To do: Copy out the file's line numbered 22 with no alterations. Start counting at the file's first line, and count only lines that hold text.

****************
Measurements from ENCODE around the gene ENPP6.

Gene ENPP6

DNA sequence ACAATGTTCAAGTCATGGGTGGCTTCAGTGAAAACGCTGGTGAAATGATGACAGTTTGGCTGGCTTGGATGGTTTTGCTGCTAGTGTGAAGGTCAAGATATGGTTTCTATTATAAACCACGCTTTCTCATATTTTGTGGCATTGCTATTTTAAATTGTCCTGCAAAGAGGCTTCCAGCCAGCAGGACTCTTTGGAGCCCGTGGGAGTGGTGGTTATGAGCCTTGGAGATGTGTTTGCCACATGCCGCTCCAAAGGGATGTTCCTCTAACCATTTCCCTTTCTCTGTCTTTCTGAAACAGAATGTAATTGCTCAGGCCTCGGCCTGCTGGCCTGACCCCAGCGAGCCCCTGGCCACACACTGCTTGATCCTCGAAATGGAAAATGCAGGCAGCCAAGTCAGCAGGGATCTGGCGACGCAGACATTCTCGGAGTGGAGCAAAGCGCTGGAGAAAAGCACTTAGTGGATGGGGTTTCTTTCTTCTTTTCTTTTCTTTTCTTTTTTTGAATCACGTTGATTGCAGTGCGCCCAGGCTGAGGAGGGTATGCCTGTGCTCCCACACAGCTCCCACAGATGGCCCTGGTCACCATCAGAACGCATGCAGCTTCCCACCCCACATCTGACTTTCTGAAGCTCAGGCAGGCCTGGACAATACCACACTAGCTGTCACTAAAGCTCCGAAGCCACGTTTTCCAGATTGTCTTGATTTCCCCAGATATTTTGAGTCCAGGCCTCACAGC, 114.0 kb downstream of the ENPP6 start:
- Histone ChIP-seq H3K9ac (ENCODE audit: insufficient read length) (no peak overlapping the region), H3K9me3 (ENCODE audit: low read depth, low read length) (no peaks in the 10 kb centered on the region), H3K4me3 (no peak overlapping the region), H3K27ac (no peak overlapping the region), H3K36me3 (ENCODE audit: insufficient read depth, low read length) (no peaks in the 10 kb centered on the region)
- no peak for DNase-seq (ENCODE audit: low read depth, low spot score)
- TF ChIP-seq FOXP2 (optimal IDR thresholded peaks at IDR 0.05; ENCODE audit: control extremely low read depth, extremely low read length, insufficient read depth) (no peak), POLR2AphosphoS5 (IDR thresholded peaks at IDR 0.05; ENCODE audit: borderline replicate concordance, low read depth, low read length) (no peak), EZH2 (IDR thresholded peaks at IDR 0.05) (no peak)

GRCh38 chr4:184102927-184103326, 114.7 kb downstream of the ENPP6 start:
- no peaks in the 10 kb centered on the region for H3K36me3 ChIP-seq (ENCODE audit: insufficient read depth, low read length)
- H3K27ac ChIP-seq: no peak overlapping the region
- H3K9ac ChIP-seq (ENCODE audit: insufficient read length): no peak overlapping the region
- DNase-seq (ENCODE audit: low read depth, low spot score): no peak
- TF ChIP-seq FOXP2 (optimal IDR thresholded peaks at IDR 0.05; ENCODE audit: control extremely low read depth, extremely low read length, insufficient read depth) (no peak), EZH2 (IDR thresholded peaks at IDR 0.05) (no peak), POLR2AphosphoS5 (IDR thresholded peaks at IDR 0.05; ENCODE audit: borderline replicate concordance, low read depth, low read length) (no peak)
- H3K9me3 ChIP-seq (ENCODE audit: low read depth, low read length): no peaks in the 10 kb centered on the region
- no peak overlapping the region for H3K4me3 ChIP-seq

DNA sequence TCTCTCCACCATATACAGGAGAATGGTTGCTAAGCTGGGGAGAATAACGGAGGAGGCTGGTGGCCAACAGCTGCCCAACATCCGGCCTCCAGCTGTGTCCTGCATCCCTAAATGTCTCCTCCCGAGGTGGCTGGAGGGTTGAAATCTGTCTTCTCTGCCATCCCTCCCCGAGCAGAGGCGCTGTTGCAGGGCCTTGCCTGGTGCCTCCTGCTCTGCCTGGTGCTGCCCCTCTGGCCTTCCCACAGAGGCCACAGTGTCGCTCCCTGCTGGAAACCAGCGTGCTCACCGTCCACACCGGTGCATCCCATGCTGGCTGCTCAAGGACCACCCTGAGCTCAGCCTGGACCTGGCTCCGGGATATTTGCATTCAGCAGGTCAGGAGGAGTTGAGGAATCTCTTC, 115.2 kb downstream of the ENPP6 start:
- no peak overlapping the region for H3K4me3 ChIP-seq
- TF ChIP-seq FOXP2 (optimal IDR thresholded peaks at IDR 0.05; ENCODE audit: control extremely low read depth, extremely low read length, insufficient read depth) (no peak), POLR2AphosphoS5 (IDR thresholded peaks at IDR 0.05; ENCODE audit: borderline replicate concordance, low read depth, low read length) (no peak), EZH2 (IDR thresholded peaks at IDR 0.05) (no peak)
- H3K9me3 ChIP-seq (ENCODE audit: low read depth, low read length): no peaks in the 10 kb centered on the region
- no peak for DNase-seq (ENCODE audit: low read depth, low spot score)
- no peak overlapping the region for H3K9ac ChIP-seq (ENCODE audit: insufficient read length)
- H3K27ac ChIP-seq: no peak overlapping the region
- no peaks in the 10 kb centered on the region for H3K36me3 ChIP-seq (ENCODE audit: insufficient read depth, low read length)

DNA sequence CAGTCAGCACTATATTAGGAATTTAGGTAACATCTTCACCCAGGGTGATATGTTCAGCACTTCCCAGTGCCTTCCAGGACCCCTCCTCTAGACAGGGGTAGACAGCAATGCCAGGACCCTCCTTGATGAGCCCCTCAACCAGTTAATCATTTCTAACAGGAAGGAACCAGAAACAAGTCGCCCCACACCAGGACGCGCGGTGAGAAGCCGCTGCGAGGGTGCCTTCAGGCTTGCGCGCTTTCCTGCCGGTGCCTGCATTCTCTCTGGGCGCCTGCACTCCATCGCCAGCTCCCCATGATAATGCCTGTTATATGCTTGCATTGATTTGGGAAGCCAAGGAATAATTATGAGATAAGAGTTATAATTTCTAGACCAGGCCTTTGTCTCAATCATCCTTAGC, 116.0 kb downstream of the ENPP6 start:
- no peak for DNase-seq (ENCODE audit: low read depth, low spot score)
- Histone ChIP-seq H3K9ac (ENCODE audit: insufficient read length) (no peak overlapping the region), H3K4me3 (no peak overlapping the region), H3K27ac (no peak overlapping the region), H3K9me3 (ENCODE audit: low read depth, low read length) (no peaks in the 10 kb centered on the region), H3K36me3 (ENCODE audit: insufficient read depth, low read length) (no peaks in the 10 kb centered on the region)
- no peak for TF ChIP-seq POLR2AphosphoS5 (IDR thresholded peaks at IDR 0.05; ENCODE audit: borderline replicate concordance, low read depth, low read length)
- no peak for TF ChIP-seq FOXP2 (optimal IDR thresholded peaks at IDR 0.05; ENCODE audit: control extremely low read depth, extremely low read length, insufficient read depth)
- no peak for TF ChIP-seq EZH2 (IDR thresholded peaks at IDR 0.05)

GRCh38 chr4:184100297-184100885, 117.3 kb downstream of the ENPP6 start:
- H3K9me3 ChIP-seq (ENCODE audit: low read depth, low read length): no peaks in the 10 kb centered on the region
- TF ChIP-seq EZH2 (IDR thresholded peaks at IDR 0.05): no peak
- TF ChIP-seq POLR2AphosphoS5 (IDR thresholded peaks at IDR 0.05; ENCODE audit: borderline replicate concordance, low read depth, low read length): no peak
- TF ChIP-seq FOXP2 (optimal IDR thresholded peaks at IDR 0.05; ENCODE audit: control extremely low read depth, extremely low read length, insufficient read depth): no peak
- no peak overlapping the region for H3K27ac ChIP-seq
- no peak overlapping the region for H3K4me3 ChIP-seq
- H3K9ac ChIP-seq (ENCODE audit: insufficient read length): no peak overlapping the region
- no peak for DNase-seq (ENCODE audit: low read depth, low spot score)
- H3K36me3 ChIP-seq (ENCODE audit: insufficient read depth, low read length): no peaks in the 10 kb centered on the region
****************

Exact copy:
- no peaks in the 10 kb centered on the region for H3K36me3 ChIP-seq (ENCODE audit: insufficient read depth, low read length)